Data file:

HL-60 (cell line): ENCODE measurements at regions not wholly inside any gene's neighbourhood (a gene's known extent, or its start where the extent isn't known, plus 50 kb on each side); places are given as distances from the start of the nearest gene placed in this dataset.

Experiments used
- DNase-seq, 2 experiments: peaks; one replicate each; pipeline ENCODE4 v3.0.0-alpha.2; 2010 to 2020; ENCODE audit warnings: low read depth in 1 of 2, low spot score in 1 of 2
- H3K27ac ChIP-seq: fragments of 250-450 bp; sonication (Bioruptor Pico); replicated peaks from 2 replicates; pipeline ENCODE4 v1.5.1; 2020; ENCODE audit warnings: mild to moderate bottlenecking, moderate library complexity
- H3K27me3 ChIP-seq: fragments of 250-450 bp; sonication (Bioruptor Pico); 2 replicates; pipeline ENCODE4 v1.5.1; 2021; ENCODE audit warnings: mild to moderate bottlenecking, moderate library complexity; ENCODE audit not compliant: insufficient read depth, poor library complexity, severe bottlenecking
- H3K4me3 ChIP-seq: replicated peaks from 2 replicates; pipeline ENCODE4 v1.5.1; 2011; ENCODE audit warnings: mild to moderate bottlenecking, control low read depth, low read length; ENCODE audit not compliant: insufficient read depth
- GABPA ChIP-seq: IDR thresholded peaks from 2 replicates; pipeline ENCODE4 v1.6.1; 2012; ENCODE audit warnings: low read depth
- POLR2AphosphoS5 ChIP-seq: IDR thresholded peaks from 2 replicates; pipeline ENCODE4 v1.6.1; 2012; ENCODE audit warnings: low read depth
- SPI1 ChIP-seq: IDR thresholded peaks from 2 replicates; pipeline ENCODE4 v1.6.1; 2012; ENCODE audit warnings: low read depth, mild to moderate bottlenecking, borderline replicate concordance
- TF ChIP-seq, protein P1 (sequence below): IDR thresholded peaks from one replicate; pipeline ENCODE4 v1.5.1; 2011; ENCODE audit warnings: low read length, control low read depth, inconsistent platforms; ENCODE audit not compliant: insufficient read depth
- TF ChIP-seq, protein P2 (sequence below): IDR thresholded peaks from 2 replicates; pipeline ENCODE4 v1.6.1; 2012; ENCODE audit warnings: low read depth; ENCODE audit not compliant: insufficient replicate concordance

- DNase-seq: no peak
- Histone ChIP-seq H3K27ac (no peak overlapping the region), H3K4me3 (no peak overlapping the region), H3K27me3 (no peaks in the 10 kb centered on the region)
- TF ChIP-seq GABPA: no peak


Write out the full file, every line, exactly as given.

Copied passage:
HL-60 (cell line): ENCODE measurements at regions not wholly inside any gene's neighbourhood (a gene's known extent, or its start where the extent isn't known, plus 50 kb on each side); places are given as distances from the start of the nearest gene placed in this dataset.

Experiments used
- DNase-seq, 2 experiments: peaks; one replicate each; pipeline ENCODE4 v3.0.0-alpha.2; 2010 to 2020; ENCODE audit warnings: low read depth in 1 of 2, low spot score in 1 of 2
- H3K27ac ChIP-seq: fragments of 250-450 bp; sonication (Bioruptor Pico); replicated peaks from 2 replicates; pipeline ENCODE4 v1.5.1; 2020; ENCODE audit warnings: mild to moderate bottlenecking, moderate library complexity
- H3K27me3 ChIP-seq: fragments of 250-450 bp; sonication (Bioruptor Pico); 2 replicates; pipeline ENCODE4 v1.5.1; 2021; ENCODE audit warnings: mild to moderate bottlenecking, moderate library complexity; ENCODE audit not compliant: insufficient read depth, poor library complexity, severe bottlenecking
- H3K4me3 ChIP-seq: replicated peaks from 2 replicates; pipeline ENCODE4 v1.5.1; 2011; ENCODE audit warnings: mild to moderate bottlenecking, control low read depth, low read length; ENCODE audit not compliant: insufficient read depth
- GABPA ChIP-seq: IDR thresholded peaks from 2 replicates; pipeline ENCODE4 v1.6.1; 2012; ENCODE audit warnings: low read depth
- POLR2AphosphoS5 ChIP-seq: IDR thresholded peaks from 2 replicates; pipeline ENCODE4 v1.6.1; 2012; ENCODE audit warnings: low read depth
- SPI1 ChIP-seq: IDR thresholded peaks from 2 replicates; pipeline ENCODE4 v1.6.1; 2012; ENCODE audit warnings: low read depth, mild to moderate bottlenecking, borderline replicate concordance
- TF ChIP-seq, protein P1 (sequence below): IDR thresholded peaks from one replicate; pipeline ENCODE4 v1.5.1; 2011; ENCODE audit warnings: low read length, control low read depth, inconsistent platforms; ENCODE audit not compliant: insufficient read depth
- TF ChIP-seq, protein P2 (sequence below): IDR thresholded peaks from 2 replicates; pipeline ENCODE4 v1.6.1; 2012; ENCODE audit warnings: low read depth; ENCODE audit not compliant: insufficient replicate concordance

- DNase-seq: no peak
- Histone ChIP-seq H3K27ac (no peak overlapping the region), H3K4me3 (no peak overlapping the region), H3K27me3 (no peaks in the 10 kb centered on the region)
- TF ChIP-seq GABPA: no peak